Is LinkedIn an Easter party?
At a time when the acquisition of LinkedIn by Microsoft has been endorsed by the European Commission, it seems interesting to look at whether this social network fulfills its promises. Indeed if everyone seems to agree that it should be there, it was not given me to read testimonies of professionals attesting that they had found a new job or business thanks to this site.
Linkedin's edit profile page says "be discovered for your next career step" which sounds a bit like a Chinese cookie prophecy. That means also making yourself visible in the multitude of 7 billion people for a recruiter or employer to find you, as a child who would find an Easter egg in March. Yes, of course, except not really.
Already the employer or the recruiter, in good homo economicus, has a rationality of their own and are not limited to competences but also integrate criteria pertaining to personality, even morality, age, sex, whatever. So when they find your profile on Linkedin they will not just read it, they will also judge it, evaluate it. Somewhat as if this child smiled according to whether the egg is in dark chocolate or milk, and especially according to the way it is packed. Knowing that the purpose of the egg is a priori to be eaten, but not necessarily, it could also be suitable to put on show.
We can not really change the composition of the chocolate (jobs held throughout the workplace) but we can look after the packaging to give joy to the child finding this egg. Unfortunately there are not many consultants for advising on Linkedin profiles, and they are very expensive.
Finally, there are eggs that are kept hidden, while being able to be eaten as such Easter bunnies, they manage to make themselves known to the child they have chosen to be their gourmet. That is, instead of staying in the middle of the crowd until they are found, they sneak up to the front of the employer who sees them then.
I think there's a cultural factor in how employers go about hiring their staff, and depending on the position, company, and country it's not necessarily appropriate to have a profile Linkedin who throws. If one is in a culture that values modesty, it is better to have a humble profile, or even no profile at all. This is also true for subcultures linked to certain jobs.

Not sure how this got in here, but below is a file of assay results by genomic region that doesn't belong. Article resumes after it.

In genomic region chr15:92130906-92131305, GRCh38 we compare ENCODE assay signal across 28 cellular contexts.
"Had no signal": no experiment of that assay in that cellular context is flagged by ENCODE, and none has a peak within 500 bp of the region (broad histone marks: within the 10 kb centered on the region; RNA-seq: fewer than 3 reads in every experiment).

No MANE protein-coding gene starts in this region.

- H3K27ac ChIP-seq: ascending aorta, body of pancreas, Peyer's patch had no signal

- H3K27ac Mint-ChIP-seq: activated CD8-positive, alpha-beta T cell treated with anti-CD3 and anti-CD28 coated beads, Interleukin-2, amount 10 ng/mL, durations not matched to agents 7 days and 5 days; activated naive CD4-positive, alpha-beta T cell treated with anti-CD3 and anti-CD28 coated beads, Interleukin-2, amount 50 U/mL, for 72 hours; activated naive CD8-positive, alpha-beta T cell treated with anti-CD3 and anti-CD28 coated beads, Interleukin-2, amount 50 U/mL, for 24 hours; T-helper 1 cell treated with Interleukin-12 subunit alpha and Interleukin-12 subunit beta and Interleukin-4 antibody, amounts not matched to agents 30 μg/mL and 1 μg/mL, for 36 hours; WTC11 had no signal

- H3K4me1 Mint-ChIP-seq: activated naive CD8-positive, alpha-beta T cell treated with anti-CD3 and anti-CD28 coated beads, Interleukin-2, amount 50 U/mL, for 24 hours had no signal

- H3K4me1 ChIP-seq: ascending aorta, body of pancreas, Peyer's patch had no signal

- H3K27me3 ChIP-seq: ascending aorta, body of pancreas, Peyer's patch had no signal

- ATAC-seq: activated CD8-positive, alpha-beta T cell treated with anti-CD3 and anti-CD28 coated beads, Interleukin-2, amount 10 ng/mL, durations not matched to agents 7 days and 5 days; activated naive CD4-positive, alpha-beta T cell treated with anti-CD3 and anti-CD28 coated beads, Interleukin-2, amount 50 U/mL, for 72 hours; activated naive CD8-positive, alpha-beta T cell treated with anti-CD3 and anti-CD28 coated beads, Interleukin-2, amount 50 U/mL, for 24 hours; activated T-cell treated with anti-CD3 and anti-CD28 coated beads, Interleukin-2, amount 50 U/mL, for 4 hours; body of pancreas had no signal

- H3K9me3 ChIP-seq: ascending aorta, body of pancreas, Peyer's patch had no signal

I followed the recommendations of Linkedin and I made an impressive profile, but it is, I think, an "American" profile, where there seems to be pride in accomplishment. Is not totally desired anywhere in France nor consistent with my personality. The problem is that Linkedin does not give targeted recommendations by culture. And I do not know where to find such instructions for this country.
There then arises the problem of being and of habit. And to succeed in presuming what the future employer (or client) will look for. When you go to the hairdresser it is expected that the staff in the lounge will be clean, well dressed, and pleasant to look at. When you call on an experienced consultant, you do not expect them to arrive in worn jeans and on a motorcycle. The dress code of Steve Jobs and Mark Zuckerberg has not become fashionable, especially in France, except in crafts comparable to theirs. Not to mention disguising, there is need to resemble what one claims to be.
And so just as there are different formats of resumes in France according to the situation and the professional objective, it would be nice that Linkedin, rather than standardizing the format of resumes, allows creativity to be expressed in layout, and gives examples by occupation, instead of providing a uniform pattern applied to all.
As a result, the vocation of the tool has been diverted and partly serves as a large "old boys network" and for the other to provide indications of a marketing type on a person prior to a professional meeting.
International Business Controller. Chercheur en Sciences de Gestion. Ingénieur Systèmes d'Informations.